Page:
A basic description of the phone company job makes it seem fine. I had to sit in a chair for hours on end in front of a keyboard, wearing a headset. People would call in with requests, I would perform database searches, give them the information, and then I’d move on to the next caller.
Sounds sort of like any other job out there, right? Office chair, computer, headset, climate-controlled surroundings — what was the problem? Was I working 16-hour shifts? No, I wasn’t overworked. Was I paid slave wages? No, I think I got $8/hour, which at the time was not bad.
The reason why that job was so horrible was the result of a few things: repetition, time pressure, and focus. Allow me a brief explanation:
1. Repetition — The 411 job involved an endless stream of information requests, such as “I need the number to the In ‘N Out Burger on Radford,” or “What’s the address of the DMV in Hawthorne?” The variance in requests was insignificant, and they all melded together very quickly into a fog of blather. In this sense, the calls came at me like they were widgets on a conveyor belt.
2. Time Pressure — The repetition was bad enough, but the phone company made it worse by getting all scientific on our asses. They monitored everything, reduced the job down to a series of metrics, and pitted us individually against each other, and collectively against other shifts and offices in the region. At the time, I found it very 1984-ish. I dimly recall that they would post our statistics (time per call, etc.) on the wall so we would be constantly aware that fractions of seconds counted and that Big Brother was watching, always.
Time is money, so ultimately I understand all this. But the time pressure was monstrous. I think every worker in that job (and maybe in every assembly line job) has a constant sense of anxiety in the pit of their stomach, a panicky sense that the clock is ticking and that disaster is just a tiny misstep away.
If you’ve every worked on a tight deadline, you know what I mean. Just pretend that you have the “deadline feeling” during your entire shift, every second, and you will understand what I mean.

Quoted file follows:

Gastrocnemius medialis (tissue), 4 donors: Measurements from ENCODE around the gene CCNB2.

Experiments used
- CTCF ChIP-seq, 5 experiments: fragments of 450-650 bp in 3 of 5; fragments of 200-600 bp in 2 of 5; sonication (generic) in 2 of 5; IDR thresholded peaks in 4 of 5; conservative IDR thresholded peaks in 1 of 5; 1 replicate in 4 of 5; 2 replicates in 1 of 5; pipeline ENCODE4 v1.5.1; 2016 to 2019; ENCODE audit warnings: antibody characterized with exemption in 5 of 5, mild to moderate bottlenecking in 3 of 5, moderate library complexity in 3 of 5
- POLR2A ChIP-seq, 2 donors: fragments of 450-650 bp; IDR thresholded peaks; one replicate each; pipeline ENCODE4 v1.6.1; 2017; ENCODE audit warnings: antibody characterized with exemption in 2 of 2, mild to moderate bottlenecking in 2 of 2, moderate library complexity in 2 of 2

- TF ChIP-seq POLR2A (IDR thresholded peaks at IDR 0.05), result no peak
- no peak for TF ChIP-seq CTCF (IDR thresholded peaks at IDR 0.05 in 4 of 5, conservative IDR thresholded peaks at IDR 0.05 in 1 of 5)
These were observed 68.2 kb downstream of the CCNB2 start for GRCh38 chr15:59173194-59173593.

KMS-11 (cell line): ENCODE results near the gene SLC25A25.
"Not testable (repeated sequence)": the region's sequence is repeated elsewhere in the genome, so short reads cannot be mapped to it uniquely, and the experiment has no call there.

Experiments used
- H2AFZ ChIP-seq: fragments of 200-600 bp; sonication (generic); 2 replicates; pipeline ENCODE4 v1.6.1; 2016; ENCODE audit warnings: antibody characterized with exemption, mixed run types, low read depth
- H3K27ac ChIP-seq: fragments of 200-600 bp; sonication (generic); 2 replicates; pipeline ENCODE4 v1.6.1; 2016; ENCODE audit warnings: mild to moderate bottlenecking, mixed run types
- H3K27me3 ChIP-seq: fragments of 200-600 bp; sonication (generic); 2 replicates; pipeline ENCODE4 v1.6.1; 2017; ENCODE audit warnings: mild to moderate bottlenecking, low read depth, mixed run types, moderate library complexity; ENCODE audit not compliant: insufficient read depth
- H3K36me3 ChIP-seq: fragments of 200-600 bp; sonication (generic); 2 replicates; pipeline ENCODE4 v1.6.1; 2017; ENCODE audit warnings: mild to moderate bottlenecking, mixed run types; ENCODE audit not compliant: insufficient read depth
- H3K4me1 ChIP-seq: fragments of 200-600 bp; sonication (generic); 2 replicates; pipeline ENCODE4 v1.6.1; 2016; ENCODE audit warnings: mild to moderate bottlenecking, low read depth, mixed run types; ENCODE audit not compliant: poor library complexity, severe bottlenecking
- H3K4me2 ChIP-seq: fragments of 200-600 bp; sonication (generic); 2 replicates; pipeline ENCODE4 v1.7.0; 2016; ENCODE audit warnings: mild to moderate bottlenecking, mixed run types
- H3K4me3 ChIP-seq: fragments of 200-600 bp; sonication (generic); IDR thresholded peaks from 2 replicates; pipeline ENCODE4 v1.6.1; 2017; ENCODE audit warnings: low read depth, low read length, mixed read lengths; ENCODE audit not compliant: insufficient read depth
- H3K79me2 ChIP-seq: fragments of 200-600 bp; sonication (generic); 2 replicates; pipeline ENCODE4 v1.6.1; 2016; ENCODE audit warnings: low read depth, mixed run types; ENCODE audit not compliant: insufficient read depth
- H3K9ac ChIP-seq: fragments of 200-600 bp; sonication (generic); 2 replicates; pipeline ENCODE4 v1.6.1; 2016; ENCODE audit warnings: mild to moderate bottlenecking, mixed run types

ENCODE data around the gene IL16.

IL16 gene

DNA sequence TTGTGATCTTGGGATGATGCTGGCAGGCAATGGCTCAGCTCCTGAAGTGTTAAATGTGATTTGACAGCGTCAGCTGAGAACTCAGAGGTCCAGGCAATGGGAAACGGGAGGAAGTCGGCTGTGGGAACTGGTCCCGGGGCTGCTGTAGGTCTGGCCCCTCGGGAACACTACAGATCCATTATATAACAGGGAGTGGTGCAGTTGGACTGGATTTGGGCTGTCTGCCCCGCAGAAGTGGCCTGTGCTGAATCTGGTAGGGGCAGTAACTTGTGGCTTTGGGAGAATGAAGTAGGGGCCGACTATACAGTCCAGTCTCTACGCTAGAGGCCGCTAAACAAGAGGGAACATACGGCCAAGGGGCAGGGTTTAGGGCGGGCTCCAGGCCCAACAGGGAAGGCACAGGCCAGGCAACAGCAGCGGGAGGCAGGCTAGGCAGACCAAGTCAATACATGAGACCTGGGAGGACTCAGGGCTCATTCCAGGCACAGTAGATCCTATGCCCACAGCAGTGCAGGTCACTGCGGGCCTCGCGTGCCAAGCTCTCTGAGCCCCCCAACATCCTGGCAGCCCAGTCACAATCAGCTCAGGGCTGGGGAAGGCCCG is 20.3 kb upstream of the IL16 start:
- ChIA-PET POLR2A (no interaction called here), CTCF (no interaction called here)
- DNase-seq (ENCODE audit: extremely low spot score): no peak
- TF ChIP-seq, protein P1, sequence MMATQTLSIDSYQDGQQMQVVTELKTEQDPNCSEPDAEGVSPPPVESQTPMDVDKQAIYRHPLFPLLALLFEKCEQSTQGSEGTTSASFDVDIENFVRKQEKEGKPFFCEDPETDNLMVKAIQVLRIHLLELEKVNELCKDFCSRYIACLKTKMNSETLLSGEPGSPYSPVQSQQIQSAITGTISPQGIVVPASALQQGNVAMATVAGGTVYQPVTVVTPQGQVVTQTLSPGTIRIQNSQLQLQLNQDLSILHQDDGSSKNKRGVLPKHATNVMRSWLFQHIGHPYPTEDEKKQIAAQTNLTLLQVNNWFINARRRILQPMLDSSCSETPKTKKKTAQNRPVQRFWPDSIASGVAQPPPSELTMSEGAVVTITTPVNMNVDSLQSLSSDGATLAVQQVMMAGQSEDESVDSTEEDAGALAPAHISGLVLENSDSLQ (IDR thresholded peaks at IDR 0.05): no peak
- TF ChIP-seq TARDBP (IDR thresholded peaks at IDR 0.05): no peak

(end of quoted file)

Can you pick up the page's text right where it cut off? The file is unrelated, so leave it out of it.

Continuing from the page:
3. Focus — Because the job entailed database searches and being on the phone with people, it was impossible to chat with co-workers, listen to music, or even daydream while “plugged in.” This was intolerable. As boring as the job was, and it was mind-numbingly so, one could not take the edge off with any kind of distraction whatsoever. You had to be 100% focused on that menial task, or your numbers would suffer. This is the part of the experience I find it most difficult to convey, as for me it was a kind of mental torture — in a sense, while at work and plugged in, my brain was locked up and unable to function normally.
OK, I like to believe that if I multiply all my kvetching about the phone company experience by 100, maybe I can begin to understand the dehumanizing aspects of these assembly line jobs. Needless to say, back then the rest of my life (outside the “factory”) was a hell of a lot better than it is for these kids down South.
I don’t think most of us (particularly those who write about it!) understand what it feels like to work one of these factory jobs. I think that there is a lot more going on psychologically and emotionally than most of us realize, and that these pressures are a significant contribution to these suicides. It’s not just about the hours worked and the wages, but what your brain and body are doing while on the job.